Discovery Files

Beyond Cold: How the World Works at Minus 459 Degrees

Graduate student David McKay describes how atoms are cooled to near absolute zero for research using an approach called quantum simulation

Most of us would agree that 32 F, the temperature at which water freezes, is a pretty cold day, but what about -320 F, the boiling point of nitrogen ... or -452 F, the boiling point of helium?

These temperatures are incredibly hot compared to the atom gases I work with as a graduate student in professor Brian DeMarco's lab at the University of Illinois at Urbana-Champaign. We do experiments with atom gases cooled to only 10 billionths of a degree above absolute zero (-459.67 degrees F).

Atoms at room temperature move at about 500 feet per second, but after we cool them, they move at mere tenths of an inch a second--about 10 times slower than the top speed of a common garden snail. How do we accomplish this feat?

The key is a combination of laser and evaporative cooling. Refrigeration using lasers might seem odd, since lasers can be used to cut and mark stainless steel, like the back of an iPod®. The laser light in our experiment--consisting of billions of billions of tiny packets of energy (called photons) that fly past the atoms each second--is special because it only scatters off the atoms moving towards the laser light, causing them to slow down. You can imagine this process as similar to slowing down a car using a stream of many tennis balls traveling in the opposite direction.

Trapping atoms

Laser cooling is limited to refrigerating the atom gas to temperatures near a millionth of a degree above absolute zero. So, just like your body sweats to regulate its temperature, we use evaporative cooling to reach the lowest temperature possible in our experiment.

After laser cooling, we turn off all of the light and the atoms are trapped using magnets. We force the highest energy atoms to leave, and the atoms left behind become colder. We don't need to worry about getting frostbite since all of this happens inside an insulating vacuum container.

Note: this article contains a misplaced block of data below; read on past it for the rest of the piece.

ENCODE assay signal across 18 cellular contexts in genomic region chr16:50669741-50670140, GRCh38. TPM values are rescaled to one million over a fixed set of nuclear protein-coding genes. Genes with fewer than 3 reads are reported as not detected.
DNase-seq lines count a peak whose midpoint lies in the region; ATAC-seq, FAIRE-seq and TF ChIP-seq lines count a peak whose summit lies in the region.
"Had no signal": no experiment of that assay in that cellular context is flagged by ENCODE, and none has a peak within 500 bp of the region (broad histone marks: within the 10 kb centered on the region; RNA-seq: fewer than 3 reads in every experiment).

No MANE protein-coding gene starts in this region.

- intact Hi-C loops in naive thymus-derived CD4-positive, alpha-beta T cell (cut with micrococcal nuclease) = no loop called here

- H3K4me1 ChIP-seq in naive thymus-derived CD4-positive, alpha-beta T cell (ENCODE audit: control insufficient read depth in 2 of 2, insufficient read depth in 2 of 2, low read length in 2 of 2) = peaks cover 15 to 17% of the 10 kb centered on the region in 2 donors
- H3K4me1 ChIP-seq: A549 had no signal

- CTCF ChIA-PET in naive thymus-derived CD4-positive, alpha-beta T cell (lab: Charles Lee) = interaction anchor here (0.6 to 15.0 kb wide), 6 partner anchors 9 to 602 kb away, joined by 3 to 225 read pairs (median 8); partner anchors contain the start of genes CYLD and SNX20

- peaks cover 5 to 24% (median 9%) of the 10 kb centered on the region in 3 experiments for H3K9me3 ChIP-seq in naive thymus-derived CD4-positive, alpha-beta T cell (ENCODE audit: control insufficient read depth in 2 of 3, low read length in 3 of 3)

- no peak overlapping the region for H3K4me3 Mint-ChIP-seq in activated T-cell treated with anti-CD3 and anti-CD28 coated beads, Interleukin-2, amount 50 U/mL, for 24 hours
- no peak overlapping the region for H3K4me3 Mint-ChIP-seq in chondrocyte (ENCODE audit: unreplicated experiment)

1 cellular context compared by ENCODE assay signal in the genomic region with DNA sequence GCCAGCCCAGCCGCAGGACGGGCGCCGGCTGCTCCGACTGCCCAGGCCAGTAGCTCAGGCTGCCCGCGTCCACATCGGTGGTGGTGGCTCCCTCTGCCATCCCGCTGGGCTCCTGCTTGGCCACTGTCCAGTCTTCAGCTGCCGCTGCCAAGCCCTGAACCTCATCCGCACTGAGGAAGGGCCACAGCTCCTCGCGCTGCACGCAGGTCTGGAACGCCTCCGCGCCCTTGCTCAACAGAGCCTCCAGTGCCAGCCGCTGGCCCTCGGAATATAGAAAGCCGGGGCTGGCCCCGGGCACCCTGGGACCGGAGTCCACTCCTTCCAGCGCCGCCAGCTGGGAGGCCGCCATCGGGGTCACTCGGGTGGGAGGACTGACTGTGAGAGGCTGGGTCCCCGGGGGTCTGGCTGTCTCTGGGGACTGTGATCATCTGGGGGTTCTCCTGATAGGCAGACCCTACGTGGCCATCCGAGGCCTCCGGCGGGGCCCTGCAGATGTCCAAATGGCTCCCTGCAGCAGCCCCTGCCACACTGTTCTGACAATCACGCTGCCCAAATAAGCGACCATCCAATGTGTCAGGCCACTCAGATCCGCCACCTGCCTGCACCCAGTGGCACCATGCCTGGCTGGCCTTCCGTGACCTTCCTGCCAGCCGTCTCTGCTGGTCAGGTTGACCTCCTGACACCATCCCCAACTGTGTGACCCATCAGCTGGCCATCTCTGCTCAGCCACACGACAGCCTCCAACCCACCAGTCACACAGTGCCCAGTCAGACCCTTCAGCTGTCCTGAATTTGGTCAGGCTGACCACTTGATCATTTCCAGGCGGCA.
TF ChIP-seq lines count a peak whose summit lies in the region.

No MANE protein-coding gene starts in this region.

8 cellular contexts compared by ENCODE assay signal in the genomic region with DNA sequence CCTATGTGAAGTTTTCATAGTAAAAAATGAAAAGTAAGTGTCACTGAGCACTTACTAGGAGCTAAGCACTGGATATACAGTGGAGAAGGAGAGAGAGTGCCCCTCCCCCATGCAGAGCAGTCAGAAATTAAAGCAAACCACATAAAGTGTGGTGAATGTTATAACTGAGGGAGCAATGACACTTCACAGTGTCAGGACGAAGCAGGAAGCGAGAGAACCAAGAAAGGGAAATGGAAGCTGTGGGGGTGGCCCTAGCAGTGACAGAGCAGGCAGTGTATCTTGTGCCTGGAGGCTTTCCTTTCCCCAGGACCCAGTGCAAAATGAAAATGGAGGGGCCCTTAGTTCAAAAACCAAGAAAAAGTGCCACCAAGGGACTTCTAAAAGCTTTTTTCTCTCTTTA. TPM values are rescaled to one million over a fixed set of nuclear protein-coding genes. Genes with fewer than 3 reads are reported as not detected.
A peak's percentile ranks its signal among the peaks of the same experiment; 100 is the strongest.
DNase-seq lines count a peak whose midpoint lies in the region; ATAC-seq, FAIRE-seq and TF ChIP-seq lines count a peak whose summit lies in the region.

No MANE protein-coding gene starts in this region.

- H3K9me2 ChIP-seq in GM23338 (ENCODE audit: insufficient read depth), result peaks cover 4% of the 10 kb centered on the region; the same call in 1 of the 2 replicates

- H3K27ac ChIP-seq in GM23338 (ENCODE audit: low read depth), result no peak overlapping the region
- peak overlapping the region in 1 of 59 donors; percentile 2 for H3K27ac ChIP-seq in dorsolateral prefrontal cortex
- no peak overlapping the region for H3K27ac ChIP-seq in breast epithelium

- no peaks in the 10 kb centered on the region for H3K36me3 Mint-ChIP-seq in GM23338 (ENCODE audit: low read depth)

We cool these atoms to such low temperatures so that the atoms' behavior is dominated by quantum effects.

Quantum mechanics may seem exotic, but it affects every aspect of your life, from the chemical basis of your metabolism, to the forces that prevent your feet from falling through the floor. The quantum behavior of many particles together is the foundation for much of modern technology. For example, materials like the semiconductors inside computer chips, which consist of electrons traveling through crystals formed by ions, use the quantum behavior of those electrons to make transistors. Some quantum effects in materials are not well understood, such as what happens inside "high-temperature" superconductors that can operate at temperatures higher than the boiling point of nitrogen. In a superconductor, the resistance to flow of electrons through the material vanishes below a certain temperature.

Superconductors, already common in MRI machines in hospitals throughout the country, could be used for much more (such as saving energy in transmitting electricity from a power station to your house) if they would operate at even higher temperatures. Physicists don't know how to accomplish this, because we don't understand much about how high-temperature superconductors work.